Have you ever consider growing your own skincare garden? Go to any beauty counter or online beauty store, and you’ll find hundreds (if not thousands) of skincare products featuring plant-based extracts. Regenerative creams with rose geranium oil, anti-wrinkle serums made with comfrey root, and face masks blended with honey and turmeric…the options are literally endless! 

The age-old art of creating beauty products from natural ingredients is a time-honored tradition. The medicinal plants and roots are available to us provide a sustainable supply of unique ingredients to create beautiful botanical formulations. 

From lavender and rose in your garden to nettles, plantain, and jewelweed growing wild nearby, we have easy access to many common plants with great skin benefits we can include in our daily skincare routine. Gardening is a relaxing hobby that is fun and can create ingredients for simple beauty products or teas you can make yourself – how cool is that? 

As springtime arrives, people everywhere are getting outside again and super excited to “dig in the dirt” on a warm spring day. I don’t know about you BUT, gardening on any scale is way better than therapy, PLUS you get tomatoes (or eye cream – whichever you prefer!) Working with plants is so grounding and healing for the soul… My absolute favorite herbal medicine and plant guide in my library is “Practical Herbalism”, by Dr. Philip L. Fritchey (my late husband – Sunshine Botanicals’ original master herbalist) – it’s a total “how-to must-have” if you want to grow your own beauty and wellness garden! 

Although many ingredients and extracts you might come across seem exotic, many others grow right in your backyard! They may grow in your garden (deliberately planted) or as appear simply as ‘weeds’… acne fighting thyme, soothing aloe vera, yellow dock for all kinds of skin eruptions, and gently toning rose petals are just the very tip of the iceberg…) this is sooo much fun!

Practical Herbalism: Ordinary Plants with Extraordinary Powers Paperback – February 1, 2005

Anyway, with this being said, the downside of growing your own skincare garden is all the intense sun exposure that goes with it (every rose has its thorns, right)?? Think about it…you spend money, take the time, and work hard to grow pristine, vibrant, and skin-nourishing plants. In tandem, you slather on a mass-marketed toxic chemical soup they call sunscreen, or as you may call it – SPF. It doesn’t make sense, right?

Sunscreens come in many formulations and delivery methods, and finding the one you like best can take trial and error. Whether using an easy-to-use stick, or a rich moisturizer with anti-aging ingredients, a sport spray, the best sunscreen is the one you love and will use every day.

SPF stands for sun protection factor. The number identifies you how long the sun’s UVB rays would take before reddening your skin when using a particular sunscreen verses with the amount of time exposure without sunscreen. As an example an SPF 15 product applied as directed (Most applications state applied generously and evenly. Reapplied after two hours or after sweating or swimming). It 15 times longer to burn the skin than if you weren’t wearing sunscreen.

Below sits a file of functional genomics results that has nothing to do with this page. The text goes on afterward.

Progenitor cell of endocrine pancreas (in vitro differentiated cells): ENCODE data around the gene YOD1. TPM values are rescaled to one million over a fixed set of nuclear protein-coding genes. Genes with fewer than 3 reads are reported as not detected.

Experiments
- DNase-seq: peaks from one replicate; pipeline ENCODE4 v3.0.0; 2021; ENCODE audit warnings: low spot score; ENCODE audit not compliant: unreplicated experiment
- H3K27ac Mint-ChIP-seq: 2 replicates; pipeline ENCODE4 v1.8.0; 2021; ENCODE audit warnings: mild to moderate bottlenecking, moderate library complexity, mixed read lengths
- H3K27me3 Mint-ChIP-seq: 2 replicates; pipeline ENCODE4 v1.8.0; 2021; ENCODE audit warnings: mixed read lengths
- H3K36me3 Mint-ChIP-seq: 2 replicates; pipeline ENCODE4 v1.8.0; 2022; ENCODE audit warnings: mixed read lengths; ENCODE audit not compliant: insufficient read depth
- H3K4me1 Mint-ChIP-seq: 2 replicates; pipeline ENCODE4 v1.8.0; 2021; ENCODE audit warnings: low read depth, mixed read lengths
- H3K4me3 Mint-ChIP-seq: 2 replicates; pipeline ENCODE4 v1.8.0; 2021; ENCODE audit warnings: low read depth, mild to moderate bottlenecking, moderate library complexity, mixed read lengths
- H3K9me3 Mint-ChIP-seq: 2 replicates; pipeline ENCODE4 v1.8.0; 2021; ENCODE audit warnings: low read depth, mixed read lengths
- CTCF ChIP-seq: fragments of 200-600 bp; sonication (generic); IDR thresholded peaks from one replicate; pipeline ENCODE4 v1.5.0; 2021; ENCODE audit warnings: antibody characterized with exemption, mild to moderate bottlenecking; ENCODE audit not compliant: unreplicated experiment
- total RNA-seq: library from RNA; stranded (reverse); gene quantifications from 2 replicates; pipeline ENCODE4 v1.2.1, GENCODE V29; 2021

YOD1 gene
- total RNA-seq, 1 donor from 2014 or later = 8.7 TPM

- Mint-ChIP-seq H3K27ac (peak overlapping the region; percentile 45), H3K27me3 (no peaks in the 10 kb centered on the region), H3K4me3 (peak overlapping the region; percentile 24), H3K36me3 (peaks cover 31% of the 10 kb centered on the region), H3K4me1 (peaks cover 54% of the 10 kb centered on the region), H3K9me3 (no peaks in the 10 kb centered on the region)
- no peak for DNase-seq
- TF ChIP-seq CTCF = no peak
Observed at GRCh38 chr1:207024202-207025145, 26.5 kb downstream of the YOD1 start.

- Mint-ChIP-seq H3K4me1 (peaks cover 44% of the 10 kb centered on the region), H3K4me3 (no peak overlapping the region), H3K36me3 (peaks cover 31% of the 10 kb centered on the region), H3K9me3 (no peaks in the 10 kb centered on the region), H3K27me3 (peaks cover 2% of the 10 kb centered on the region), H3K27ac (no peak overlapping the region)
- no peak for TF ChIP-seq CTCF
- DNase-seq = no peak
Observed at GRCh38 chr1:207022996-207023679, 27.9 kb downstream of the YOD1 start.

Broad Spectrum. The words “broad spectrum” on the label specify that the sunscreen contains ingredients that effectively protect against UVA rays and UVB.

Water Resistance. While sunscreens can’t claim to be waterproof, they can be labeled water-resistant for either 40 or 80 minutes. Yes, you can burn even when you’re in the water, so reapplying is key!

Sensitive skin. Products containing zinc oxide and titanium dioxide, sometimes called mineral or physical formulas, may be less likely to cause skin irritation in people with sensitive skin. Because it is less likely to irritate the skin, we created our ultra-pure Total Eclipse! High levels of zinc and titanium dioxide in this chemical-free, antioxidant-rich day cream are ideal for environmental protection.

Sun Damage vs. Cancer-Causing Sunscreens?
Which is worse?
What to Use – What to Avoid


Benzophenone-4, also known as Oxybenzone.

A prevalent ingredient in FDA-approved sunscreens. Very effective at reducing UV exposure and is classified as a hazardous irritant for eye contact and slightly hazardous for direct skin contact. Read More -SAFETY DATA SHEET . This ingredient penetrates the skin and is also used to help other chemicals penetrate the skin. According to the Centers for Disease Control (CDC), 97 percent of Americans have this chemical circulating in their body. Also listed as a direct cause of coral bleaching by Robert Davanero et al. – there is a solid case to avoid all products using this ingredient:

Other ingredients to avoid include:

  • Avobenzone, also a benzophenone
  • Cyclopentasiloxane / Cyclomethicone
  • Formaldehyde, Diazolidinyl urea, Quaternium-15, DMDM Hydantoin, and Hydroxymethylglycinate
  • Methylisothiazolinone

Myth: Sunscreen is for the beach and summer months…

People get the wrong idea from the name “sunscreen” alone. It shouldn’t be called “sunscreen”; it should be called “ultraviolet screen.”‘ “Sunscreen” implies that you should only wear it when you’re in the sun.” UV light is present even on cloudy or rainy days, she says. I see that people who are prematurely aging either don’t protect themselves at all or only protect themselves when they are in the sun. Waiting until you are in the sun is a faulty and dangerous perception. We are exposed to ultraviolet light rays of all sorts every day, and think about all the direct exposure to your face and hands when you are driving your car daily!

I hope this information helps you find your solution, and I can’t wait to show you more! Follow us on FBYouTubeOur Blog, and sign up for our newsletter. Sending much love and blessings!!

My Passion Is Your Solution!